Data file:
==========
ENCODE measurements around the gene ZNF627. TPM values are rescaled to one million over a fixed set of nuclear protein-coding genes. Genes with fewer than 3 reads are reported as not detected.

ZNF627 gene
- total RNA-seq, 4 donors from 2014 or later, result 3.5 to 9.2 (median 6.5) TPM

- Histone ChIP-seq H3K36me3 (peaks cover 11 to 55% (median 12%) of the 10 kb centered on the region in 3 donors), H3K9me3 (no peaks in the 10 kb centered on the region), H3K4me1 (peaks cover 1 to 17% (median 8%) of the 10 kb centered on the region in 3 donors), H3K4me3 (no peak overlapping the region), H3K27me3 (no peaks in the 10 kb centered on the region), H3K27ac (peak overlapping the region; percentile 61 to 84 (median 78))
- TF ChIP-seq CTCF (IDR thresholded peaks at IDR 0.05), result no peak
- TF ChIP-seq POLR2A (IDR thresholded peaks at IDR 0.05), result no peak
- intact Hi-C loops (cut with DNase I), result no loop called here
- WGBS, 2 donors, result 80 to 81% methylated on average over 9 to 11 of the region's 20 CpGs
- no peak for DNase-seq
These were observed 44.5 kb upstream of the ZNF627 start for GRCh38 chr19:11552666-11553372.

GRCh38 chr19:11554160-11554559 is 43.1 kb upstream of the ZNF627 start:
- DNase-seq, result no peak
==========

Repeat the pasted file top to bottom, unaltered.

ENCODE measurements around the gene ZNF627. TPM values are rescaled to one million over a fixed set of nuclear protein-coding genes. Genes with fewer than 3 reads are reported as not detected.

ZNF627 gene
- total RNA-seq, 4 donors from 2014 or later, result 3.5 to 9.2 (median 6.5) TPM

- Histone ChIP-seq H3K36me3 (peaks cover 11 to 55% (median 12%) of the 10 kb centered on the region in 3 donors), H3K9me3 (no peaks in the 10 kb centered on the region), H3K4me1 (peaks cover 1 to 17% (median 8%) of the 10 kb centered on the region in 3 donors), H3K4me3 (no peak overlapping the region), H3K27me3 (no peaks in the 10 kb centered on the region), H3K27ac (peak overlapping the region; percentile 61 to 84 (median 78))
- TF ChIP-seq CTCF (IDR thresholded peaks at IDR 0.05), result no peak
- TF ChIP-seq POLR2A (IDR thresholded peaks at IDR 0.05), result no peak
- intact Hi-C loops (cut with DNase I), result no loop called here
- WGBS, 2 donors, result 80 to 81% methylated on average over 9 to 11 of the region's 20 CpGs
- no peak for DNase-seq
These were observed 44.5 kb upstream of the ZNF627 start for GRCh38 chr19:11552666-11553372.

GRCh38 chr19:11554160-11554559 is 43.1 kb upstream of the ZNF627 start:
- DNase-seq, result no peak